Doja Cat and SZA's bouncy collab brilliantly interpolates the single, but swelling production and a punchy beat make "Kiss Me More" anything but a cheap ripoff. The lead single from Doja Cat's highly acclaimed third album Planet Her, the track spotlights the star's prowess as both a singer and a rapper, bringing in SZA for a flawless match-up of female power.

The song's rolling melody made it an instant radio hit (and, in turn, inescapable), earning Doja Cat her second No. 1 at pop radio and SZA her first. 

It reached No. 3 on the Billboard Hot 100, where it became the longest-running all-female top 10 hit in the chart's history, surpassing Brandy and Monica's GRAMMY-winning 1998 duet "The Boy Is Mine." 

Read More: From Meme Queen To Popstar: Revisiting Doja Cat's Inevitable Breakout

Billie Eilish — "Happier Than Ever"

After two back-to-back Record of the Year wins, Billie Eilish strikes again with "Happier Than Ever." 

The five-minute track is essentially two songs in one: The first half focuses on Eilish's softer register as she begins to tear into everything that was wrong in a past relationship ("When I'm away from you/ I'm happier than ever," she declares in the chorus); the second part elevates into a gritty guitar-driven, cathartic tell-off as Eilish demands at the song's finish, "Just f–kin leave me alone."

Eilish calls "Happier Than Ever," the titular track from her sophomore album, "probably the most therapeutic song I've ever written or recorded, like ever, ever, ever, 'cause I just screamed my lungs out," according to Genius.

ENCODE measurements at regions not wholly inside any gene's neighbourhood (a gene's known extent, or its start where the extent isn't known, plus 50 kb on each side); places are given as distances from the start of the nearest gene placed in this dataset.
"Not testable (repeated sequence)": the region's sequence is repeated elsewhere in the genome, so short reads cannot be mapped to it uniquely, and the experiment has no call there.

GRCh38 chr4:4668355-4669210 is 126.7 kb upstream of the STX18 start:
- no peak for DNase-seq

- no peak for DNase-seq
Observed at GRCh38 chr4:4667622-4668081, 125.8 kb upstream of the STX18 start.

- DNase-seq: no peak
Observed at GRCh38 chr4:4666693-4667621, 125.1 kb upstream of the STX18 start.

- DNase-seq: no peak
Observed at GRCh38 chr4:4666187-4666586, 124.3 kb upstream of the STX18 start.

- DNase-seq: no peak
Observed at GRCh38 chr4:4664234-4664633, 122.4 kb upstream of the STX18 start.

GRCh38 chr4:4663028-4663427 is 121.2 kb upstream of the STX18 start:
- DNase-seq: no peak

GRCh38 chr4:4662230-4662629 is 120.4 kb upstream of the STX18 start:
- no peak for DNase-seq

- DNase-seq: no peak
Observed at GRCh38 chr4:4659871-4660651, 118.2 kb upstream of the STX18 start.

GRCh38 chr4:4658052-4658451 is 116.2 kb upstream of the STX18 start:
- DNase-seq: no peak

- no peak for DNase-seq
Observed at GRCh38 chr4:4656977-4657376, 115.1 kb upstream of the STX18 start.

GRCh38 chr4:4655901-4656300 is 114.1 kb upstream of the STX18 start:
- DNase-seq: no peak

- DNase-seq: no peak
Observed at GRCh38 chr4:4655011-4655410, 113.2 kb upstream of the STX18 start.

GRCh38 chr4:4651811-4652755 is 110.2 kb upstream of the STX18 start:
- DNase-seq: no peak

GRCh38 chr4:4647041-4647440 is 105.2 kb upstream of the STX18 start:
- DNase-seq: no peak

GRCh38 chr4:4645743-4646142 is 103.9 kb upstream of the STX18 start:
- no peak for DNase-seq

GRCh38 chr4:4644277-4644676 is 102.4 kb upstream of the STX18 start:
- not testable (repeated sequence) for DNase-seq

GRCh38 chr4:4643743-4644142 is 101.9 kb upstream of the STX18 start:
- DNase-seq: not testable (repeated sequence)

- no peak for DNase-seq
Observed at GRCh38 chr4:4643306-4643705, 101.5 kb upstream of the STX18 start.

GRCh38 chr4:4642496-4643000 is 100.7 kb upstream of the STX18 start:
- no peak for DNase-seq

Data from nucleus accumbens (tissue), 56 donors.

But like much of Eilish's catalog, she presents that therapy session with a captivating melodic ride that keeps listeners hanging on with every word.

It's an amalgamation of everything Eilish has brought to the table in her whirlwind career thus far: haunting vocals, raw lyrics and a mosh-pit-worthy finale.

Read More: Billie Eilish's Road To Happier Than Ever: How The Superstar Continues To Break Pop's Status Quo

Lil Nas X — "MONTERO (Call Me By Your Name)"

It's hard to imagine that Lil Nas X could make a song more ubiquitous than 2019's "Old Town Road," but he put a solid player in the ring with "MONTERO (Call Me By Your Name)." 

The track became the talk of the industry upon the release of its controversial video, which featured raunchy scenes with the devil himself (yes, you read that right).

But beyond the shock factor, "MONTERO" played an important role in Lil Nas X's career, as it was his first official single to address his sexuality since he publicly came out as gay in 2019 ("C7osure [You Like]" from his debut EP, 7,touched on it, but was not released as a single).